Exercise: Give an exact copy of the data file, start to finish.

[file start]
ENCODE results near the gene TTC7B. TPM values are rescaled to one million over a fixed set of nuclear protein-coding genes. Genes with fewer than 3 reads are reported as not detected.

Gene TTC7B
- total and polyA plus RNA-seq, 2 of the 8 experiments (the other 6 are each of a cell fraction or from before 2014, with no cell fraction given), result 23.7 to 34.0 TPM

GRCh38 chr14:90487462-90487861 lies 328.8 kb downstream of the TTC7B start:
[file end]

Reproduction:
ENCODE results near the gene TTC7B. TPM values are rescaled to one million over a fixed set of nuclear protein-coding genes. Genes with fewer than 3 reads are reported as not detected.

Gene TTC7B
- total and polyA plus RNA-seq, 2 of the 8 experiments (the other 6 are each of a cell fraction or from before 2014, with no cell fraction given), result 23.7 to 34.0 TPM

GRCh38 chr14:90487462-90487861 lies 328.8 kb downstream of the TTC7B start: